Music streaming services have grown in popularity, with Rdio being one of the most popular options in the United States until Spotify jumped across the pond in July 2011. Since that date, Rdio and Spotify have been two of the biggest contenders for monthly subscriptions.
The reason I keep coming back to Rdio is that it seems to be a better fit for how I want to manage my music. I want a true iTunes-in-the-cloud solution and Rdio provides that. Even though Spotify is planning to add a collection feature and to help in music discovery, I am really liking Rdio’s innovations. With version 2.0, though, it is not just about a new coat of paint; Rdio 2.0 features new and innovative features, which positions itself in a good spot for competition of monthly subscription revenue.
What You See
A big part of the new version 2.0 is the redesign. The sidebar plays a big part now, and can be accessed by swiping right anywhere on the screen. This allows you to access all of the general functions of the app with a welcome addition, which is the ability to mark an item to play later.
Missing previously in the Rdio apps was the ability to mark an item to play later. The feature was in the Mac app but was unfortunately absent from Rdio on iOS . With version 2.0 a queue has been added to the sidebar. The queue is a collection of items that are playing next. It shows a variety of items, but also shows the currently playing tracks with the items up next. It does not matter if you are playing an album or just a track, the queue will show a section called Play Later. This section houses albums or tracks which have been marked to play later.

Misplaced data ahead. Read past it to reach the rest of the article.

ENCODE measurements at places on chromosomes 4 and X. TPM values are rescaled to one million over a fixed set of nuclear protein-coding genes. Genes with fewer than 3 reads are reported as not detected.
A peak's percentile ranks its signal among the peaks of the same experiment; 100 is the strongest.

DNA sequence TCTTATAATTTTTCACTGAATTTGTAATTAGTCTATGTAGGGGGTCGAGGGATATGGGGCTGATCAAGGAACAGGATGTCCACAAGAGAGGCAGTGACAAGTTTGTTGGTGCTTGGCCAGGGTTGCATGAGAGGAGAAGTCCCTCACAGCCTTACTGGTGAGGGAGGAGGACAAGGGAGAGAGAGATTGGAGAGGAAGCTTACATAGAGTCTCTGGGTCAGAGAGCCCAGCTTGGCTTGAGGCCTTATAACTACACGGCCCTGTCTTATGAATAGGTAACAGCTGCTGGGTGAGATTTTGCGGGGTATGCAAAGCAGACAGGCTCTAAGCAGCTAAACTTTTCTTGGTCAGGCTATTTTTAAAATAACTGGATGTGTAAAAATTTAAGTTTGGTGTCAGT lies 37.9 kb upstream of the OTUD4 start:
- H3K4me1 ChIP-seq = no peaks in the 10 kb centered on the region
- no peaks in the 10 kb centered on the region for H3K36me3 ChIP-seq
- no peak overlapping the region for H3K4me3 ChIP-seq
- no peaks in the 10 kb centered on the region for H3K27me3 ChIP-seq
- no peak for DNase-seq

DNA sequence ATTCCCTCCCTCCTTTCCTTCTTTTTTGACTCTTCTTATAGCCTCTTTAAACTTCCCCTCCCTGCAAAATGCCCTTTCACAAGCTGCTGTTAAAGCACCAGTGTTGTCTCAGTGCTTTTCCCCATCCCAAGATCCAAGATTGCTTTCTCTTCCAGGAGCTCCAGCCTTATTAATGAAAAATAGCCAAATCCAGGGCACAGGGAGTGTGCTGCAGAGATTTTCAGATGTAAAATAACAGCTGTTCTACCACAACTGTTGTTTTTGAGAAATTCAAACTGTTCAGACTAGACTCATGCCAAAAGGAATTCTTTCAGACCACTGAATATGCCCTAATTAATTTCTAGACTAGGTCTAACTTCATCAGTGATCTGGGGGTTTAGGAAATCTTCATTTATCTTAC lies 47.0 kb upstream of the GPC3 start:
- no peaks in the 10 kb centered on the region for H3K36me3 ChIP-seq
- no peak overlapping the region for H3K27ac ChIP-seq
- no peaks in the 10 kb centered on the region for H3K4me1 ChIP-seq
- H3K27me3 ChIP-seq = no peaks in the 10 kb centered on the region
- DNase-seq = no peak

Marking tracks or albums to Play Later is a great way to queue up some new music to see if it is worth adding to your collection.
The sidebar also houses other important aspects of the app including the history section and a list of playlists. The history section is especially useful for trying to find previously played albums or tracks that might have escaped from being saved to a playlist or the collection. The playlist is what you would expect, but there has been a huge improvement from the previous versions of the app. Previously when saving a track to a playlist, a confirmation box would appear requiring input from the user. Now this has been removed and a visual confirmation is still presented but without required action from the user. While this might sound like a subtle improvement, I really appreciate not having to click an extra OK when adding a bunch of songs to a playlist.
Search functionality is a huge feature in a music streaming service and will probably be one of the most used areas of the app. Whether you hear a song on the radio or a friend suggest you check out a track, the ability to be able to find what you are looking for quickly is crucial. The search area is always a swipe away in the sidebar. Search works well but about a third of the time I end up pressing the wrong search result. For example, I am looking for the The Heist by Mackelmore and Ryan Lewis, well after typing in The Heist I receive results matching the term. When performing this search on a a 4G network or slower, sometimes the search is not as fast as the results that are displayed. While I think I am pressing the result for the The Heist album, it is actually another album which I did not intend to hit.